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. Last Updated: 07/27/2016

From Legal Eagle to Dying in a Cage

APAleksanyan, once Yukos' top lawyer and vice president, attending a hearing in Moscow's Simonovsky District Court.
A Harvard-trained lawyer, Vasily Aleksanyan was once a high roller who drove around Moscow in a Mercedes-Benz luxury SUV.

Now he spends his days in the Matrosskaya Tishina detention facility, and doctors say he "could die any day," according to one of his lawyers.

Aleksanyan was hunched over and visibly exhausted as he sat in the defendant's cage at Simonovsky District Court this week. His appearance was not surprising for a man who has been diagnosed with AIDS and cancer, and who had been held in jail for nearly two years before his trial on charges of embezzlement and tax evasion began Tuesday.

Following an outcry from activists and repeated requests from the European Court of Human Rights, Aleksanyan's trial was put on hold Wednesday -- but judges sent the former Yukos vice president back to his prison hospital, overruling objections from his defense team and officials at the prison itself.

It was the latest blow to a man whose career has plummeted from spectacular heights.

Friends and colleagues describe Aleksanyan, 36, as having a sharp legal mind, a deep sense of loyalty and a willingness to take big risks when circumstances demanded it.

Aleksanyan was born into a highly educated Moscow family in 1971. His father, a physicist, was an ethnic Armenian who had lived in Moscow since the 1950s, while his mother was Russian. They now live in southwest Moscow.

Anton Drel, a longtime friend and colleague, described Aleksanyan's family as "intellectual" and said his father had spent his life preoccupied with science.

"I lost my own father when I was young, and I can say that many people would be lucky to have such a father," said Drel, who is best known as a lawyer for jailed oil billionaire Mikhail Khodorkovsky.

Aleksanyan also has two brothers. The elder works for Troika Dialog investment bank, while the younger works for the Reuters news agency.

Aleksanyan wrapped up his education quickly, graduating from the law department of Moscow State University in 1993 and going on to Harvard Law School for an LL.M. degree, a one-year program popular with international students. When he left Harvard in 1995, he was only 25.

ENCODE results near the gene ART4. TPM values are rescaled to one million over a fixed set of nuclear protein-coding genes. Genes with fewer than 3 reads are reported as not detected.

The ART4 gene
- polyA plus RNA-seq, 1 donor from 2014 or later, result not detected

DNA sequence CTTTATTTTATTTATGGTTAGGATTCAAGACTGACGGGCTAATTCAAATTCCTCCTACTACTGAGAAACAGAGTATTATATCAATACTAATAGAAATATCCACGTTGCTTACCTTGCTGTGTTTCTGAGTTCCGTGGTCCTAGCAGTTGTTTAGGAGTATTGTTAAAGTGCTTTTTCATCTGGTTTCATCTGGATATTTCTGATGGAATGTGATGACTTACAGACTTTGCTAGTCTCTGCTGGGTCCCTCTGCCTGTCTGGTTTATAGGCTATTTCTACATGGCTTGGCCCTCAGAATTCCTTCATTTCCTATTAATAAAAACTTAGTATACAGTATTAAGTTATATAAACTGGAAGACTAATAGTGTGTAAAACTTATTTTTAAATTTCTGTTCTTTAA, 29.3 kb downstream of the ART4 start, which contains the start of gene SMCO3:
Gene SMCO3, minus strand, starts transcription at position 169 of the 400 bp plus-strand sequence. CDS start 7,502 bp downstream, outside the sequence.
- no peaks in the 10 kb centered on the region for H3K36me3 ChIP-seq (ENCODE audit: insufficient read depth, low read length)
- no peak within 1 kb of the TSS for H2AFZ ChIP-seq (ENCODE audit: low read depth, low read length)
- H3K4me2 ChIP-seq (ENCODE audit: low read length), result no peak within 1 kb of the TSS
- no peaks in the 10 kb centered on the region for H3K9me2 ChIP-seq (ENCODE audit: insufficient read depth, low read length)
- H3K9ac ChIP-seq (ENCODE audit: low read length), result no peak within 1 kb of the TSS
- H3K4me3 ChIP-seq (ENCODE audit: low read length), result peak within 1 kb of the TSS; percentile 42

While still a student at Moscow State University, Aleksanyan proved his courage and his sharp negotiation skills in a 1992 incident remembered by another longtime friend and colleague, U.S. citizen David Godfrey, who met Aleksanyan while visiting Moscow on a student exchange program.

Godfrey, Aleksanyan and several other people were drinking in the bar of the Hotel Sport in southern Moscow when a few thuggish-looking Chechens came up to them and started hitting on the girls in the group, said Godfrey, a lawyer who heads Yukos Finance, a Dutch subsidiary of the oil company.

Aleksanyan began an "animated negotiation" with the Chechens, affecting a Caucasus accent and stressing their shared roots to get on their good side, Godfrey said.

The girls were spirited away to safer territory, and ultimately no bar fight broke out. "It was a highly impressive and very dangerous and bold attempt to protect people he barely knew at all," Godfrey said by telephone from Hawaii.

Godfrey has lived outside Russia ever since coming under investigation by the Prosecutor General's Office, which accuses him and three other foreign Yukos managers of siphoning $10 billion of Yukos assets out of the country via a Dutch-based foundation. The managers deny wrongdoing.

After graduating from Harvard, Aleksanyan returned to Russia and worked briefly at SUN Group, an international investment company.

In 1996, he left SUN and signed on with the rapidly growing business empire of Khodorkovsky, the powerful oligarch who had made a fortune in controversial privatization deals. Aleksanyan would head Yukos' legal department until 2003.

Aleksanyan again showed his negotiation skills at his job interview, Godfrey and another former Yukos colleague said.

When Khodorkovsky offered Aleksanyan the job, the lawyer countered with a list of demands. The most important one was direct access to Khodorkovsky -- something Aleksanyan felt he needed in order to do the job.

"Since Yukos was a huge company and he was quite young, he understood perfectly well that he would be surrounded by many people with their own interests," the colleague said.

"To create a transparent company, he knew he needed access to its No. 1 official," he said. The colleague, a longtime friend, asked to remain anonymous because he did not want to get involved with the publicity surrounding Aleksanyan's trial.

Fyodor Savintsev / Itar-Tass
Aleksanyan, right, and Drel leaving a Khodorkovsky court hearing in 2004.
Both Godfrey and the colleague described Aleksanyan as a key player in the push to transform Yukos into a transparent company and a standard-bearer for Western business values in Russia.

Of course, being the top lawyer at Russia's biggest oil company was also highly lucrative.

From 1998 to 2004, Aleksanyan had six cars registered in his name: a Mercedes-Benz G-500 sport utility vehicle, a Porsche 911 sports car and an Audi A8 sedan, as well as a BMW X5, a Mitsubishi Pajero and another Mercedes of unclear model, according to an online Moscow traffic police database.

The lawyer was also courted by another oligarch, Roman Abramovich, then-head of the Sibneft oil company, Godfrey and the colleague said.